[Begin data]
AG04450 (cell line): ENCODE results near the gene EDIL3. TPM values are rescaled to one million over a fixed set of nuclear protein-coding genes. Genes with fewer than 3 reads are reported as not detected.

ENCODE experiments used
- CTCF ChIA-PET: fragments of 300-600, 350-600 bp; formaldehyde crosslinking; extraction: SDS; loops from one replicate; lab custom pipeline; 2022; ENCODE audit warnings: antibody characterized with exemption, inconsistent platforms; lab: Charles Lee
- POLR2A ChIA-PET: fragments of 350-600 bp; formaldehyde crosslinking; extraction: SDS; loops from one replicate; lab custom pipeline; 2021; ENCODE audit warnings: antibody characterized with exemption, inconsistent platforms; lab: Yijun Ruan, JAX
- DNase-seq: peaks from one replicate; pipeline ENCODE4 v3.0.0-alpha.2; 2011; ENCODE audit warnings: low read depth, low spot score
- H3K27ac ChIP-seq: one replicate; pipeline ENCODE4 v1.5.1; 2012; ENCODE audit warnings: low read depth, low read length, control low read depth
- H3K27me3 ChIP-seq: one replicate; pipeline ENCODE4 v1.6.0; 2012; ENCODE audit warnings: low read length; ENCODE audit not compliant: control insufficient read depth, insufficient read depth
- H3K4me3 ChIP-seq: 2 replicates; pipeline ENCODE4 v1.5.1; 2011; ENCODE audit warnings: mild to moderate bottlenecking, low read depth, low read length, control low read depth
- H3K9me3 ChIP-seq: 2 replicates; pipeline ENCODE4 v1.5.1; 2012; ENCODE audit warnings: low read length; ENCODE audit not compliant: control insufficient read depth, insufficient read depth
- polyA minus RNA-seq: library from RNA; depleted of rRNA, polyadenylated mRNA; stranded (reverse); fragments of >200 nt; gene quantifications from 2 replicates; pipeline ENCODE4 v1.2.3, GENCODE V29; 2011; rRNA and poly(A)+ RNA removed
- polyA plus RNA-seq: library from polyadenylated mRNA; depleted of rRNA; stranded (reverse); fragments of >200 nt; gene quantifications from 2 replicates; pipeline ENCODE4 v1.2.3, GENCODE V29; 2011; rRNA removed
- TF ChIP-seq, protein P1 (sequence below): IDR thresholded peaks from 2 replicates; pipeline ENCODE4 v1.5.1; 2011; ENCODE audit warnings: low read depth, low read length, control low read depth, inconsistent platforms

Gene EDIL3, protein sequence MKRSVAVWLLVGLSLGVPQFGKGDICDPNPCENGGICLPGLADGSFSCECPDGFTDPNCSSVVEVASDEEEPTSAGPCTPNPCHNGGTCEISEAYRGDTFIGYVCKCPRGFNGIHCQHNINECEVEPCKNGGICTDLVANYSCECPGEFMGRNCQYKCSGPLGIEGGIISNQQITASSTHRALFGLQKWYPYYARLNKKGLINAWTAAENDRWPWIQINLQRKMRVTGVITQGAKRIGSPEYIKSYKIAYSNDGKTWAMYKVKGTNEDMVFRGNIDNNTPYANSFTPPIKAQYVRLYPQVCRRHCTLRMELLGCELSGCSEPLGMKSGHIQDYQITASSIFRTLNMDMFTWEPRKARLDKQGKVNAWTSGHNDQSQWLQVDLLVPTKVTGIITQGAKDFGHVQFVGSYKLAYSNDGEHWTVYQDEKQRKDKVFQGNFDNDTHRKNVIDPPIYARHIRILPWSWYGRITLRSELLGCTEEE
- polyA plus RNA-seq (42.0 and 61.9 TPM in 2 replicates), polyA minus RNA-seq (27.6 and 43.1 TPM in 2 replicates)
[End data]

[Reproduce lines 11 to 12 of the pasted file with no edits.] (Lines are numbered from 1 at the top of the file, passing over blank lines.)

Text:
- polyA plus RNA-seq: library from polyadenylated mRNA; depleted of rRNA; stranded (reverse); fragments of >200 nt; gene quantifications from 2 replicates; pipeline ENCODE4 v1.2.3, GENCODE V29; 2011; rRNA removed
- TF ChIP-seq, protein P1 (sequence below): IDR thresholded peaks from 2 replicates; pipeline ENCODE4 v1.5.1; 2011; ENCODE audit warnings: low read depth, low read length, control low read depth, inconsistent platforms